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    2. Lindsay, I totally agree with you! In fact, I've often chosen not to pin something on my Pinterest boards, precisely because the original source was not traceable nor mentioned. Sometimes, after failing to retrace it beyond the Tumblr page from which it was picked up (Tumblr is much worse than Pinterest for that matter, and this is why I don't browse any), I still eventually pin it and add "source not found" as a reminder to any future users that it should be, if possible.

      Lastly, I think your images *are* quite special, particularly in here, with a timeless feel and a great sense of mise en scène ;o)

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    3. Thank you - I appreciate that.

      For me, Pinterest is totally a personal thing. I use it for my own reference, so it doesn't always matter to me whether an image goes back to the original source (although I really wish it would!). I just find it really surprising that so many people seem to be confusing Pinterest as a source of content rather than a gateway for it. To use the Google comparison, it seems to go beyond simply saying, "I googled it."

      Of course, there are some people who upload images to Pinterest directly rather than linking to a site, so I guess it's even more gray than I originally thought.

      And Tumblr? Sheesh. Tumblr always seems to be a dead-end for me in terms of finding the creator of an image. I don't have an account with them, but I've definitely noticed that trend too.

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  2. I feel like the internet has really changed how we percieve of authorship and intellectual property, and in the vast hubs of information like Google or Pinterest it's easy to lose sight of individual sources. I know in a lot of cases I can't find everything I'm looking for from just one source. Instead of citing all of the places I found the information, I'll say that I "googled" something as a way of communicating that I synthesized my information about a subject from multiple sources on the internet.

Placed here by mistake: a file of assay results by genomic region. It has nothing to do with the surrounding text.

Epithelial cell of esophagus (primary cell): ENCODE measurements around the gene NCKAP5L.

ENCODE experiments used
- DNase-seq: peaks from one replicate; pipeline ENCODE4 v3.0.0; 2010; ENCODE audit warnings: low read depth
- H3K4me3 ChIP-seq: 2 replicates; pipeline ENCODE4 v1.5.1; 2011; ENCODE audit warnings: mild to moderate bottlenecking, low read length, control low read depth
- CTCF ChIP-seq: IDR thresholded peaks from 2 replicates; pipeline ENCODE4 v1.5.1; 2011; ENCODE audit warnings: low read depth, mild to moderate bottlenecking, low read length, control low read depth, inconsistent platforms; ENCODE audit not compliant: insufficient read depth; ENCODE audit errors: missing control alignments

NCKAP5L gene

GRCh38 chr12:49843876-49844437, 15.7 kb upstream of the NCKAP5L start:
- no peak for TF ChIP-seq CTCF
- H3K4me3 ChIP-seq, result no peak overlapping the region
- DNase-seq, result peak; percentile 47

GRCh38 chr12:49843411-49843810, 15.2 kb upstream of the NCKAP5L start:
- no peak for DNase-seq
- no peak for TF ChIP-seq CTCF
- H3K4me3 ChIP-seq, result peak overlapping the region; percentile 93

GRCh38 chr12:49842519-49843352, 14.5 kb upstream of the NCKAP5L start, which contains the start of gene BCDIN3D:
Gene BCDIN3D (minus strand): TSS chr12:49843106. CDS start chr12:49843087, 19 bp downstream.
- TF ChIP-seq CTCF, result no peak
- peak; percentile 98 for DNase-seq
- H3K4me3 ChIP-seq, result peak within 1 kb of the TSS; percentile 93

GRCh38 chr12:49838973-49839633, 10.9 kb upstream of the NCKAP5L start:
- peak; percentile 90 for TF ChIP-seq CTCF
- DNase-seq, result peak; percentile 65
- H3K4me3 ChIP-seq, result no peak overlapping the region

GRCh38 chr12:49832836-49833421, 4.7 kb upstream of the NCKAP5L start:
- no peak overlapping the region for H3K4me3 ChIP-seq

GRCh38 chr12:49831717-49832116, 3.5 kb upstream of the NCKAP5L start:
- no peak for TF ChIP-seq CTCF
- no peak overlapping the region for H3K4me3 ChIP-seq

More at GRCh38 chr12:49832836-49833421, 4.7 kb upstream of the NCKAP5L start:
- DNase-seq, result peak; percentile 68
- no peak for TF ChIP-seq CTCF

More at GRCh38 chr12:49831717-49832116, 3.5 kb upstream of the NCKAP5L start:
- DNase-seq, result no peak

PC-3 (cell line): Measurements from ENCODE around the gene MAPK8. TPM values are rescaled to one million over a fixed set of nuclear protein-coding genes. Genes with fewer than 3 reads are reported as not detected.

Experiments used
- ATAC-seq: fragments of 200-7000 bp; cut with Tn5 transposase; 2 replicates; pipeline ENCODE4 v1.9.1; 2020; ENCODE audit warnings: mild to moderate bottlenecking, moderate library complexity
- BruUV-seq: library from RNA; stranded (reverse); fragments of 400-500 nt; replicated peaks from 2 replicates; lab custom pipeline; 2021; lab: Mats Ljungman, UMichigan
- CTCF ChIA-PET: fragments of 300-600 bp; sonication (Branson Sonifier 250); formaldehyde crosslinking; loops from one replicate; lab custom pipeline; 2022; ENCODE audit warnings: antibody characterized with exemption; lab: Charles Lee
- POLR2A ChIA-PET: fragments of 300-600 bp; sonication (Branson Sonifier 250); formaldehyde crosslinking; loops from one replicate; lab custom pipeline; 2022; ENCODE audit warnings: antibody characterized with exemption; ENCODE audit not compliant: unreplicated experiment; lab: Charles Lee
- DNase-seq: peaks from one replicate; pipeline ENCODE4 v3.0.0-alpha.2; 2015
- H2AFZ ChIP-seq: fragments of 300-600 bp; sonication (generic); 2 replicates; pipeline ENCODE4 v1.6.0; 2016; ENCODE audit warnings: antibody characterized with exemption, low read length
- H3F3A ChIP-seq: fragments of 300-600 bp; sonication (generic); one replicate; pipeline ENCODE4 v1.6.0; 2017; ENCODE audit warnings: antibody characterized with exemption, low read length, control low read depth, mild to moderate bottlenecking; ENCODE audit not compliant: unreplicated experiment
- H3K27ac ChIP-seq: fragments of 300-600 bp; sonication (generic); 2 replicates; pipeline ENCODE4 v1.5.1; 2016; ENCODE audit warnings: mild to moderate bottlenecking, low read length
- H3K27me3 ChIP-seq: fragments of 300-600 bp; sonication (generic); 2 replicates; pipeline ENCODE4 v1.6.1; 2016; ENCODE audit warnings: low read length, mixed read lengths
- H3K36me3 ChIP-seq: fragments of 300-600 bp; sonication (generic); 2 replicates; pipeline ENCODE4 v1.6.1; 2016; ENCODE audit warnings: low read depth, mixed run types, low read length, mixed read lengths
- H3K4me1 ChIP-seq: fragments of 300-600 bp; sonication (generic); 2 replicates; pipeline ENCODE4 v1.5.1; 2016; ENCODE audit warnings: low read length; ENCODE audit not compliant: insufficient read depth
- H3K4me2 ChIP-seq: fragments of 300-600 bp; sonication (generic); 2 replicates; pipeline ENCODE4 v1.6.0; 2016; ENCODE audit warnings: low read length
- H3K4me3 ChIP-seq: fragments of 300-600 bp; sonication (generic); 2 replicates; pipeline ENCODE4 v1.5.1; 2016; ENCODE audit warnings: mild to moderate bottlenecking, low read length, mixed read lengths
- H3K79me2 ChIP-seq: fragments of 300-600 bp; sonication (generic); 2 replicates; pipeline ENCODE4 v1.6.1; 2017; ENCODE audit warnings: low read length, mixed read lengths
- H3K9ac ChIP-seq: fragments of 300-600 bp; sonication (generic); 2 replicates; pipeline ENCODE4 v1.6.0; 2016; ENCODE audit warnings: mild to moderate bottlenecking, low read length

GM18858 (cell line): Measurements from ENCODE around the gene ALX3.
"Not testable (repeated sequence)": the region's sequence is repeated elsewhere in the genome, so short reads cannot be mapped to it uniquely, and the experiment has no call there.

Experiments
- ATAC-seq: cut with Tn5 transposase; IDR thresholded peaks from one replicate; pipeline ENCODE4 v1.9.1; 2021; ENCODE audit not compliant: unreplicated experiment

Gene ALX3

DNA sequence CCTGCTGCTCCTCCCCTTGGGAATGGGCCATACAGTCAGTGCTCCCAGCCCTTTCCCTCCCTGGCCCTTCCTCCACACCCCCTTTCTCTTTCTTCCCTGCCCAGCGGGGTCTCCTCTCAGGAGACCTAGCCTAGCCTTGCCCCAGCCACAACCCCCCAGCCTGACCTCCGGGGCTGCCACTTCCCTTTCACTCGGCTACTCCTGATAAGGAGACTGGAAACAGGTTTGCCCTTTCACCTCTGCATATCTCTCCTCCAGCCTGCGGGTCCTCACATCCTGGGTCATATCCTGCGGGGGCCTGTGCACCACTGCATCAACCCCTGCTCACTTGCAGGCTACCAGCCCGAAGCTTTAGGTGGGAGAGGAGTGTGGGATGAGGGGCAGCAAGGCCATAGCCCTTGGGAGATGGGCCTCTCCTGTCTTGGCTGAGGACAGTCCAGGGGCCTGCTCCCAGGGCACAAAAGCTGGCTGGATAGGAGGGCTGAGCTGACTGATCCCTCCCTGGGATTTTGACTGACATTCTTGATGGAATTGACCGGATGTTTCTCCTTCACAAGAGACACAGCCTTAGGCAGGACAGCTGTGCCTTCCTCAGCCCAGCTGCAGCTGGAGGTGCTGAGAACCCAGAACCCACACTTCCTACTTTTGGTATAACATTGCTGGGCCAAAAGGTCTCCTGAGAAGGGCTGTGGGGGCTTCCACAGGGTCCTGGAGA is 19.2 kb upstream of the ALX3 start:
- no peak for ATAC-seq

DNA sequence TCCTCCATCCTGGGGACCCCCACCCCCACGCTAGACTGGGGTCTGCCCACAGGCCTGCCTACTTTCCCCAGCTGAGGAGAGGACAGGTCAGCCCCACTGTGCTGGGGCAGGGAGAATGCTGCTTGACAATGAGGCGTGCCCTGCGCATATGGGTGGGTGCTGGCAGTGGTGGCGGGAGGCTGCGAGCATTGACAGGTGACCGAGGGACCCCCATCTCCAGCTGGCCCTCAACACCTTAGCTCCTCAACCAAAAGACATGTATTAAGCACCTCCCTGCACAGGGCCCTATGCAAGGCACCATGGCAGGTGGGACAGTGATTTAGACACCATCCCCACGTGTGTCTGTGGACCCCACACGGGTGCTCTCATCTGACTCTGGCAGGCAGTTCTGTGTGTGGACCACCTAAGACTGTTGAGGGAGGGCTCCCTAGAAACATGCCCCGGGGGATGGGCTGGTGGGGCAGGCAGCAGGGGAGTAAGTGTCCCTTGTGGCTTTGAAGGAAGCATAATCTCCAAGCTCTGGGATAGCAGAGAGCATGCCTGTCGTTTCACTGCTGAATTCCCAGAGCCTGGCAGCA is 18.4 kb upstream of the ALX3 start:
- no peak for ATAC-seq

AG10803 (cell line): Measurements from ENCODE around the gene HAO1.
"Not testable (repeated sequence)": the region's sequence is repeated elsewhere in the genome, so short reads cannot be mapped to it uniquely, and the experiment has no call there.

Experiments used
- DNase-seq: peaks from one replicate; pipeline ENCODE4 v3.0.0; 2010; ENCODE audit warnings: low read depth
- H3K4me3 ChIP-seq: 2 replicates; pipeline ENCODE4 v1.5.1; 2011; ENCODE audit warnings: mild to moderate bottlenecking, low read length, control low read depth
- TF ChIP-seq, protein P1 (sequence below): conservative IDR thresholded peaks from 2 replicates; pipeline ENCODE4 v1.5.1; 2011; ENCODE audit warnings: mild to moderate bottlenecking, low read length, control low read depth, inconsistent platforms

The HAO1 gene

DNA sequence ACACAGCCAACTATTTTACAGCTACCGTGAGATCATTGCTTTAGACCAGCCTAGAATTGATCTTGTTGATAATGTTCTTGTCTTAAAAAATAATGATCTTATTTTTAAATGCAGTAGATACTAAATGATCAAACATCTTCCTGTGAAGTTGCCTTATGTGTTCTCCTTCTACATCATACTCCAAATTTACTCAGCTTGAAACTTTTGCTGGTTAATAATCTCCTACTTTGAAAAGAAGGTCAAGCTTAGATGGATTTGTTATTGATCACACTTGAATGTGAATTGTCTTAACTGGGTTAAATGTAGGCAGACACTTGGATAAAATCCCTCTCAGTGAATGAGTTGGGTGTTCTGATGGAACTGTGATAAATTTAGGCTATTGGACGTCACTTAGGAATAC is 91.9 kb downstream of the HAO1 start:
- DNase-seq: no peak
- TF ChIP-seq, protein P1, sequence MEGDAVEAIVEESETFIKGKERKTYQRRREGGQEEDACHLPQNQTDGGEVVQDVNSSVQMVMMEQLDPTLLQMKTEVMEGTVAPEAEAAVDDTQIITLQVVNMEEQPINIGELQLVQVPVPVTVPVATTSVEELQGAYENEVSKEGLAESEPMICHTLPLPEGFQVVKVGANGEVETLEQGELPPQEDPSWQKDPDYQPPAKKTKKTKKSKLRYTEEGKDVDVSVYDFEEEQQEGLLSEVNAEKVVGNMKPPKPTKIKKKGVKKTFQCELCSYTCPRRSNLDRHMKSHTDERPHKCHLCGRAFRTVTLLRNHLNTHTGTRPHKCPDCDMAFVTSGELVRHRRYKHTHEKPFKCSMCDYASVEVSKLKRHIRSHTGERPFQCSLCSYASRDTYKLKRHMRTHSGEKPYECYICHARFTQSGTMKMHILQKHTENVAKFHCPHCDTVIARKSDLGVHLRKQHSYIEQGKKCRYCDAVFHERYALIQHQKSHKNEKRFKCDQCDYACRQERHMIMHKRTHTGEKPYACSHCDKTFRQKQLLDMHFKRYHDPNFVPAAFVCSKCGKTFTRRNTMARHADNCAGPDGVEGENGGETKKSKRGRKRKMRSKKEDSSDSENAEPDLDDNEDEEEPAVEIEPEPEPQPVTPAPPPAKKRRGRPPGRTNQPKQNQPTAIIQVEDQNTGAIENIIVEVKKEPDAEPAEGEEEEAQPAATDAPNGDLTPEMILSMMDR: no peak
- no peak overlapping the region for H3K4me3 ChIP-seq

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    1. Oh, that's interesting. Using the generic "I Googled it," or "I found it on Pinterest," to cope with the vast number of sources we encounter on any one topic. That's a good point.

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  3. Thanks for pointing out the recipe, now I can make my own chai :) I agree, it's frustrating not to be able to find the original source of a photo or a recipe and even more so if it's your own content that gets taken away from you. I would never cite 'Pinterest' as a source for anything!

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    1. Of course! I hope you l like the recipe as much as I do.

      Yeah, I have mixed feelings about the article. I mean, the recipe was never originally mine. I just adapted it, so I don't tend to take offense when I find it elsewhere on the internet (as I often do). Plus, I'm all for being generous with quality information. I think that's one of the reasons I love the internet so much.

      But... I don't know. It seems a little weird to write about how Pinterest 'saved the day,' but to refer to it as more than just a search engine in this particular context is a little confusing. And it's not just this article. People all around me seem to either not understand how it functions, or to not care.

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  4. wow stunning photographs. i lose too many valuable hours on pinterest.. but isn't it fantastic!

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    1. Thank you. I love my iPhone, but I'm always a little worried the images are too low quality for how big they appear on my blog. Then again, I don't care THAT much or I wouldn't do it - hah!